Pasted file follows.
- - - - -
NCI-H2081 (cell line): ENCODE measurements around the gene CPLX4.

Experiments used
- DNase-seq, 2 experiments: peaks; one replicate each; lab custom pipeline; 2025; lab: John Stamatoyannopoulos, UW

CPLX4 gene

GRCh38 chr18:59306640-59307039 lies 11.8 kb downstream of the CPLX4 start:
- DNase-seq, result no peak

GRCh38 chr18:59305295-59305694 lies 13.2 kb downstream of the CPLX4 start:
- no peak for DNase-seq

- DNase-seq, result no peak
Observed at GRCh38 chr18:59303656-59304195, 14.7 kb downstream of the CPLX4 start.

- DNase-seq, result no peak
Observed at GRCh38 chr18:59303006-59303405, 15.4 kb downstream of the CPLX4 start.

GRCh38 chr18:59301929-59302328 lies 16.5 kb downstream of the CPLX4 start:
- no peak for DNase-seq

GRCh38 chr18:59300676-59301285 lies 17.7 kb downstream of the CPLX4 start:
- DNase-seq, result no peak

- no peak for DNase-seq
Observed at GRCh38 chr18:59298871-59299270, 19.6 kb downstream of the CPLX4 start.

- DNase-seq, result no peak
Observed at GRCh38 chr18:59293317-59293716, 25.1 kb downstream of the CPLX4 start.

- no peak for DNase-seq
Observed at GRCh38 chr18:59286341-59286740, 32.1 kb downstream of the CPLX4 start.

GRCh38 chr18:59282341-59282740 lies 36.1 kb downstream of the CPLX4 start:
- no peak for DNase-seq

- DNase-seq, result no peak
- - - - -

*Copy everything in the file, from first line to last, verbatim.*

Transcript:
NCI-H2081 (cell line): ENCODE measurements around the gene CPLX4.

Experiments used
- DNase-seq, 2 experiments: peaks; one replicate each; lab custom pipeline; 2025; lab: John Stamatoyannopoulos, UW

CPLX4 gene

GRCh38 chr18:59306640-59307039 lies 11.8 kb downstream of the CPLX4 start:
- DNase-seq, result no peak

GRCh38 chr18:59305295-59305694 lies 13.2 kb downstream of the CPLX4 start:
- no peak for DNase-seq

- DNase-seq, result no peak
Observed at GRCh38 chr18:59303656-59304195, 14.7 kb downstream of the CPLX4 start.

- DNase-seq, result no peak
Observed at GRCh38 chr18:59303006-59303405, 15.4 kb downstream of the CPLX4 start.

GRCh38 chr18:59301929-59302328 lies 16.5 kb downstream of the CPLX4 start:
- no peak for DNase-seq

GRCh38 chr18:59300676-59301285 lies 17.7 kb downstream of the CPLX4 start:
- DNase-seq, result no peak

- no peak for DNase-seq
Observed at GRCh38 chr18:59298871-59299270, 19.6 kb downstream of the CPLX4 start.

- DNase-seq, result no peak
Observed at GRCh38 chr18:59293317-59293716, 25.1 kb downstream of the CPLX4 start.

- no peak for DNase-seq
Observed at GRCh38 chr18:59286341-59286740, 32.1 kb downstream of the CPLX4 start.

GRCh38 chr18:59282341-59282740 lies 36.1 kb downstream of the CPLX4 start:
- no peak for DNase-seq

- DNase-seq, result no peak